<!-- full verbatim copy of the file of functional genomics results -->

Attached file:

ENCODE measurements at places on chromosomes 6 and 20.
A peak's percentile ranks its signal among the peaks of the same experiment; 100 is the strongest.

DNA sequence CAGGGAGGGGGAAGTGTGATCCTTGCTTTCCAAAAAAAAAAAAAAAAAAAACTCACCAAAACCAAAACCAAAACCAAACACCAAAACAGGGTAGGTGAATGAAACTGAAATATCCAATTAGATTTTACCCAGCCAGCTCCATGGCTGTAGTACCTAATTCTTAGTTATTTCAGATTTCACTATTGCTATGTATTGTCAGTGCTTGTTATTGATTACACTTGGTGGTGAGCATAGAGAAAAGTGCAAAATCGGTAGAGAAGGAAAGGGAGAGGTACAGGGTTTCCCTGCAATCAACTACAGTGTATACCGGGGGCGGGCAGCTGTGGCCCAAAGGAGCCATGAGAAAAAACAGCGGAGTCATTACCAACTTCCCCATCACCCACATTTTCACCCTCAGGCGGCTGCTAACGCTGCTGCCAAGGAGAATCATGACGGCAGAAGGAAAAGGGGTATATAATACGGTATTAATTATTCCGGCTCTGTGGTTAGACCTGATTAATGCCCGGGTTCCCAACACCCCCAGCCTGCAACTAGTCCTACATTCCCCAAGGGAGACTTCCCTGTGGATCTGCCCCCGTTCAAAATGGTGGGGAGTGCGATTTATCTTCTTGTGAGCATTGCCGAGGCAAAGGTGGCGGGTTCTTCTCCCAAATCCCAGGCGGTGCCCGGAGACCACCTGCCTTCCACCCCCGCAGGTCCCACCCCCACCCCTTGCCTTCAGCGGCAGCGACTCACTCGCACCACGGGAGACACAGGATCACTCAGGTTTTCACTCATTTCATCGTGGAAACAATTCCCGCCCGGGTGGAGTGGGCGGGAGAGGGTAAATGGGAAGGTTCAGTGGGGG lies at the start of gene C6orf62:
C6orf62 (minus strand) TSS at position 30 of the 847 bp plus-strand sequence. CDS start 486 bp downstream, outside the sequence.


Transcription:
ENCODE measurements at places on chromosomes 6 and 20.
A peak's percentile ranks its signal among the peaks of the same experiment; 100 is the strongest.

DNA sequence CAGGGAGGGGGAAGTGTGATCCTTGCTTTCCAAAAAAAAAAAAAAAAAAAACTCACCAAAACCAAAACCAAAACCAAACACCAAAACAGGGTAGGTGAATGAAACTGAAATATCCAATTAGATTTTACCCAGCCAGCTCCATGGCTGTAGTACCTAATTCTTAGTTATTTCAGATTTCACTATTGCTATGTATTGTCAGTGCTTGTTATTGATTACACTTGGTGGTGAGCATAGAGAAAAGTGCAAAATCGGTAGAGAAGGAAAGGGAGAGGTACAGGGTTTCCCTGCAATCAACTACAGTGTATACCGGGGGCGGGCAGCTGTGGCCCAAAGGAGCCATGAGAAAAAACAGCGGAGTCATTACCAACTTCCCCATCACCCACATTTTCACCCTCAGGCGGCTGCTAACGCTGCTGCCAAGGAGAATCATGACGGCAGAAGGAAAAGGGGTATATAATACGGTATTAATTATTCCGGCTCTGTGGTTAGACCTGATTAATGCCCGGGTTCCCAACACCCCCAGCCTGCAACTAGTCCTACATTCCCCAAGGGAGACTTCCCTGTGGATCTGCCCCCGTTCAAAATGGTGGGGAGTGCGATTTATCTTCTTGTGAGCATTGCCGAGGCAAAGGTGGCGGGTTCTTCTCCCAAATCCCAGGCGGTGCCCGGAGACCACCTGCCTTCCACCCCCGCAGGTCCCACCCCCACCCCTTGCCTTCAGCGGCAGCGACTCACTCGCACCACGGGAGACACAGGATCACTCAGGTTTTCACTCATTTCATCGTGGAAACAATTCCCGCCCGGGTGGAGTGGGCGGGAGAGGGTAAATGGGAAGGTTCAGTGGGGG lies at the start of gene C6orf62:
C6orf62 (minus strand) TSS at position 30 of the 847 bp plus-strand sequence. CDS start 486 bp downstream, outside the sequence.